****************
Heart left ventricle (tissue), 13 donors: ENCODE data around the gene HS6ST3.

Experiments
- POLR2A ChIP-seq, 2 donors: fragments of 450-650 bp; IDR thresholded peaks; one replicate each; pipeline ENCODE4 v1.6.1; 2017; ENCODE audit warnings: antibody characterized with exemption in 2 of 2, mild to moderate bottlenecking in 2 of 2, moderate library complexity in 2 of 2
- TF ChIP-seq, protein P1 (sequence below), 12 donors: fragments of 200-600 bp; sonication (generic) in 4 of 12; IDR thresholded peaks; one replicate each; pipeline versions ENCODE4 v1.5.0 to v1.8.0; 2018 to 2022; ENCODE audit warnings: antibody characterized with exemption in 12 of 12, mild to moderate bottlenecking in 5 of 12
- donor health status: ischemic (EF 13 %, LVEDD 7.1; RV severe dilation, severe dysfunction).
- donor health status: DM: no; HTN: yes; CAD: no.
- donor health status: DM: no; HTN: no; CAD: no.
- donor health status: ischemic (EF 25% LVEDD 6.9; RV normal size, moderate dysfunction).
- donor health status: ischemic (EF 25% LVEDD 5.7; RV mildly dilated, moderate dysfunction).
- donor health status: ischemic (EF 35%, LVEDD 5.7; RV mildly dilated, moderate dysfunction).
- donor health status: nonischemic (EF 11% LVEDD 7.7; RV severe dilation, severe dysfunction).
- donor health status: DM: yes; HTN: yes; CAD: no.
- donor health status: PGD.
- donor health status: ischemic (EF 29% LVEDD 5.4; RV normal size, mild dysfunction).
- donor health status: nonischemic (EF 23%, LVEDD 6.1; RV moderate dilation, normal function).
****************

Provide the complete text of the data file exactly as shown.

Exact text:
Heart left ventricle (tissue), 13 donors: ENCODE data around the gene HS6ST3.

Experiments
- POLR2A ChIP-seq, 2 donors: fragments of 450-650 bp; IDR thresholded peaks; one replicate each; pipeline ENCODE4 v1.6.1; 2017; ENCODE audit warnings: antibody characterized with exemption in 2 of 2, mild to moderate bottlenecking in 2 of 2, moderate library complexity in 2 of 2
- TF ChIP-seq, protein P1 (sequence below), 12 donors: fragments of 200-600 bp; sonication (generic) in 4 of 12; IDR thresholded peaks; one replicate each; pipeline versions ENCODE4 v1.5.0 to v1.8.0; 2018 to 2022; ENCODE audit warnings: antibody characterized with exemption in 12 of 12, mild to moderate bottlenecking in 5 of 12
- donor health status: ischemic (EF 13 %, LVEDD 7.1; RV severe dilation, severe dysfunction).
- donor health status: DM: no; HTN: yes; CAD: no.
- donor health status: DM: no; HTN: no; CAD: no.
- donor health status: ischemic (EF 25% LVEDD 6.9; RV normal size, moderate dysfunction).
- donor health status: ischemic (EF 25% LVEDD 5.7; RV mildly dilated, moderate dysfunction).
- donor health status: ischemic (EF 35%, LVEDD 5.7; RV mildly dilated, moderate dysfunction).
- donor health status: nonischemic (EF 11% LVEDD 7.7; RV severe dilation, severe dysfunction).
- donor health status: DM: yes; HTN: yes; CAD: no.
- donor health status: PGD.
- donor health status: ischemic (EF 29% LVEDD 5.4; RV normal size, mild dysfunction).
- donor health status: nonischemic (EF 23%, LVEDD 6.1; RV moderate dilation, normal function).